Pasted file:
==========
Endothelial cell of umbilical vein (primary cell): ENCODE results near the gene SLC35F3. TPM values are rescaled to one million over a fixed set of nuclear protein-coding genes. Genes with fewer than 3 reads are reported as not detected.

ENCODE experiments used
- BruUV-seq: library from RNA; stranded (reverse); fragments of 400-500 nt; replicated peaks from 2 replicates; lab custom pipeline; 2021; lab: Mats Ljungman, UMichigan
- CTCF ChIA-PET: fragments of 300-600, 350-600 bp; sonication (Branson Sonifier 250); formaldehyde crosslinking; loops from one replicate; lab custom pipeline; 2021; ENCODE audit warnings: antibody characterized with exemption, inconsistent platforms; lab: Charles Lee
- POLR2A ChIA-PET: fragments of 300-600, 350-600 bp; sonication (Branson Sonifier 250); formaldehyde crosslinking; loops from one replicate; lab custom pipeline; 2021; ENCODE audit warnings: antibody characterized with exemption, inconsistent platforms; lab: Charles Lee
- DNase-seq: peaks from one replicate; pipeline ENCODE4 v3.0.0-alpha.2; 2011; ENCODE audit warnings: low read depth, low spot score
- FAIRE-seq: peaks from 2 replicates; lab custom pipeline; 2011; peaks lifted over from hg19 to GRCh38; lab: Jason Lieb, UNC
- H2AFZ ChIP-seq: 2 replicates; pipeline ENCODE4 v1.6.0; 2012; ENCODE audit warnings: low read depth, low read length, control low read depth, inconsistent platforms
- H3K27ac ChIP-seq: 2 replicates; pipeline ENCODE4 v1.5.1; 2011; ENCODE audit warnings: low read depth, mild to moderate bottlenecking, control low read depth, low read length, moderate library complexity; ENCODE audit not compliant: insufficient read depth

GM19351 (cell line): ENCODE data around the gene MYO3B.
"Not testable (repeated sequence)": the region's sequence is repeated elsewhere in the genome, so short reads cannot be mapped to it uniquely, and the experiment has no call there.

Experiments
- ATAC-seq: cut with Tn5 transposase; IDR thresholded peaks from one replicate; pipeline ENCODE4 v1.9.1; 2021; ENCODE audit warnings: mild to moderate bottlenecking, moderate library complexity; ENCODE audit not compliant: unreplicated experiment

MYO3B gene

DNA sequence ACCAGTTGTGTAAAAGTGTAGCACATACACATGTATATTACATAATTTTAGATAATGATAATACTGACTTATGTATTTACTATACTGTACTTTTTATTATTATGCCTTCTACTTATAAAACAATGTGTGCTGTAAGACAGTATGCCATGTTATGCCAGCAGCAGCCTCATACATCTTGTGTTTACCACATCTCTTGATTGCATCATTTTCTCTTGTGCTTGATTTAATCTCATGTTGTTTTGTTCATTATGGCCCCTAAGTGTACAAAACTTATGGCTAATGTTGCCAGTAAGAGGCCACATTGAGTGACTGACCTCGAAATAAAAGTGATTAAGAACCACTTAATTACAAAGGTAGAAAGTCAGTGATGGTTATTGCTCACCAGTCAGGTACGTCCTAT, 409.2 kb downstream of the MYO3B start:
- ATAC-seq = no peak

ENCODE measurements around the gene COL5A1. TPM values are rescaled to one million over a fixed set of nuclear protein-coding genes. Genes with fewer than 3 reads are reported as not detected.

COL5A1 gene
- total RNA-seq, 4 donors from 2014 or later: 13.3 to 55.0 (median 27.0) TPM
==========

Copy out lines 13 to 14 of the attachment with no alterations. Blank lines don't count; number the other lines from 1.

- ATAC-seq: cut with Tn5 transposase; IDR thresholded peaks from one replicate; pipeline ENCODE4 v1.9.1; 2021; ENCODE audit warnings: mild to moderate bottlenecking, moderate library complexity; ENCODE audit not compliant: unreplicated experiment

MYO3B gene